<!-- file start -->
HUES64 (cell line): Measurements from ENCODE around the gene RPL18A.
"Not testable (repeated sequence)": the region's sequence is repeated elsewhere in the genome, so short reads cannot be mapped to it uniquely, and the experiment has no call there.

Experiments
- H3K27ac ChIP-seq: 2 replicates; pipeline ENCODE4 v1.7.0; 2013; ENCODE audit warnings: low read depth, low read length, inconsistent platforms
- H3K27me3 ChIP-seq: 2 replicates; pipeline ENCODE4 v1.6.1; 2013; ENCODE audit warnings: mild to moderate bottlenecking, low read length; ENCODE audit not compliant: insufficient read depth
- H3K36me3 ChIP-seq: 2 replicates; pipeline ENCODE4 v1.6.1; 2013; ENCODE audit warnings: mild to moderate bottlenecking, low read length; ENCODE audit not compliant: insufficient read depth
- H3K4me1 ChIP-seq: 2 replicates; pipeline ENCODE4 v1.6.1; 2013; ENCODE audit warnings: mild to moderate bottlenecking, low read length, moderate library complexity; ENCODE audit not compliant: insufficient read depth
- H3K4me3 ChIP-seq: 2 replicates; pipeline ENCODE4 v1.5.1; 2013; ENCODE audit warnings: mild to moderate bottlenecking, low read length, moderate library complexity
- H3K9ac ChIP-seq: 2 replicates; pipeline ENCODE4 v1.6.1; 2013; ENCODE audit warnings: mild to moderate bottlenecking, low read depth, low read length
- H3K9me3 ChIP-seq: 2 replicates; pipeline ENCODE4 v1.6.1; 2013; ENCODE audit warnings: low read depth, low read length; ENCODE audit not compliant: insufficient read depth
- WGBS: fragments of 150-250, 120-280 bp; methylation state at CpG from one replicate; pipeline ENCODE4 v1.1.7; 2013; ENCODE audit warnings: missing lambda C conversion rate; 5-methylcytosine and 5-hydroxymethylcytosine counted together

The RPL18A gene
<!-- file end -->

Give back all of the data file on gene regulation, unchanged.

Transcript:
HUES64 (cell line): Measurements from ENCODE around the gene RPL18A.
"Not testable (repeated sequence)": the region's sequence is repeated elsewhere in the genome, so short reads cannot be mapped to it uniquely, and the experiment has no call there.

Experiments
- H3K27ac ChIP-seq: 2 replicates; pipeline ENCODE4 v1.7.0; 2013; ENCODE audit warnings: low read depth, low read length, inconsistent platforms
- H3K27me3 ChIP-seq: 2 replicates; pipeline ENCODE4 v1.6.1; 2013; ENCODE audit warnings: mild to moderate bottlenecking, low read length; ENCODE audit not compliant: insufficient read depth
- H3K36me3 ChIP-seq: 2 replicates; pipeline ENCODE4 v1.6.1; 2013; ENCODE audit warnings: mild to moderate bottlenecking, low read length; ENCODE audit not compliant: insufficient read depth
- H3K4me1 ChIP-seq: 2 replicates; pipeline ENCODE4 v1.6.1; 2013; ENCODE audit warnings: mild to moderate bottlenecking, low read length, moderate library complexity; ENCODE audit not compliant: insufficient read depth
- H3K4me3 ChIP-seq: 2 replicates; pipeline ENCODE4 v1.5.1; 2013; ENCODE audit warnings: mild to moderate bottlenecking, low read length, moderate library complexity
- H3K9ac ChIP-seq: 2 replicates; pipeline ENCODE4 v1.6.1; 2013; ENCODE audit warnings: mild to moderate bottlenecking, low read depth, low read length
- H3K9me3 ChIP-seq: 2 replicates; pipeline ENCODE4 v1.6.1; 2013; ENCODE audit warnings: low read depth, low read length; ENCODE audit not compliant: insufficient read depth
- WGBS: fragments of 150-250, 120-280 bp; methylation state at CpG from one replicate; pipeline ENCODE4 v1.1.7; 2013; ENCODE audit warnings: missing lambda C conversion rate; 5-methylcytosine and 5-hydroxymethylcytosine counted together

The RPL18A gene